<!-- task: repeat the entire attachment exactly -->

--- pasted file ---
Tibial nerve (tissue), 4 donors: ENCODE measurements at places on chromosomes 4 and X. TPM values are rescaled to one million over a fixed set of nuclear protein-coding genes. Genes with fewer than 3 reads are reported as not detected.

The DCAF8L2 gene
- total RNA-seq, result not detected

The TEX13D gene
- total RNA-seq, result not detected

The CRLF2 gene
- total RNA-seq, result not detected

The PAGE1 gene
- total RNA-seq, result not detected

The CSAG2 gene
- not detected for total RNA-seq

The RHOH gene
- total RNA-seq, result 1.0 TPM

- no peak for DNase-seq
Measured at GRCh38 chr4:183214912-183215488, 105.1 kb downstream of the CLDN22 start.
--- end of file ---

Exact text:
Tibial nerve (tissue), 4 donors: ENCODE measurements at places on chromosomes 4 and X. TPM values are rescaled to one million over a fixed set of nuclear protein-coding genes. Genes with fewer than 3 reads are reported as not detected.

The DCAF8L2 gene
- total RNA-seq, result not detected

The TEX13D gene
- total RNA-seq, result not detected

The CRLF2 gene
- total RNA-seq, result not detected

The PAGE1 gene
- total RNA-seq, result not detected

The CSAG2 gene
- not detected for total RNA-seq

The RHOH gene
- total RNA-seq, result 1.0 TPM

- no peak for DNase-seq
Measured at GRCh38 chr4:183214912-183215488, 105.1 kb downstream of the CLDN22 start.